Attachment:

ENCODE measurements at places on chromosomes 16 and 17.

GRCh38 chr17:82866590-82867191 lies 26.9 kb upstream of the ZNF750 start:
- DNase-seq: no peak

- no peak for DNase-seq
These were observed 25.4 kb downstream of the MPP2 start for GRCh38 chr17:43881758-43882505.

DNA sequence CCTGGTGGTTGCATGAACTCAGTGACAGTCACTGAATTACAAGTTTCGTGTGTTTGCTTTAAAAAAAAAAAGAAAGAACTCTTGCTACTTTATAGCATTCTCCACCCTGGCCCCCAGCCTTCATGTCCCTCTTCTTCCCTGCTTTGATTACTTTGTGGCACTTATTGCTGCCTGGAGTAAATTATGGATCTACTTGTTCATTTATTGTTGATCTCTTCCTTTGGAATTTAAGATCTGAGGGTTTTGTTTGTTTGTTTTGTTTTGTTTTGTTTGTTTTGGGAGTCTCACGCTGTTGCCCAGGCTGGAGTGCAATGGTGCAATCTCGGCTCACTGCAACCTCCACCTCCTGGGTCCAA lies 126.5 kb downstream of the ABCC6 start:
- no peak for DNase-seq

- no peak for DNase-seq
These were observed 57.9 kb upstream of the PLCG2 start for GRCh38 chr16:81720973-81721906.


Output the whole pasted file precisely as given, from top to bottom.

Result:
ENCODE measurements at places on chromosomes 16 and 17.

GRCh38 chr17:82866590-82867191 lies 26.9 kb upstream of the ZNF750 start:
- DNase-seq: no peak

- no peak for DNase-seq
These were observed 25.4 kb downstream of the MPP2 start for GRCh38 chr17:43881758-43882505.

DNA sequence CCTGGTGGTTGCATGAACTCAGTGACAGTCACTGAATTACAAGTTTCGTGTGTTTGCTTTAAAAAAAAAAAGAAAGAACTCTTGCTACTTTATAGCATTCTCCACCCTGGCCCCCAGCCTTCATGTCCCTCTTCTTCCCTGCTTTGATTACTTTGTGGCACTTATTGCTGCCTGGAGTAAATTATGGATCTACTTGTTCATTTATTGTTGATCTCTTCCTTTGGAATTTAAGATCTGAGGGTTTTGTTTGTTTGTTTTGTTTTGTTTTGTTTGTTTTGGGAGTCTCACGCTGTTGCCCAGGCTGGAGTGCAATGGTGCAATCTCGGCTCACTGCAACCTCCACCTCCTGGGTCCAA lies 126.5 kb downstream of the ABCC6 start:
- no peak for DNase-seq

- no peak for DNase-seq
These were observed 57.9 kb upstream of the PLCG2 start for GRCh38 chr16:81720973-81721906.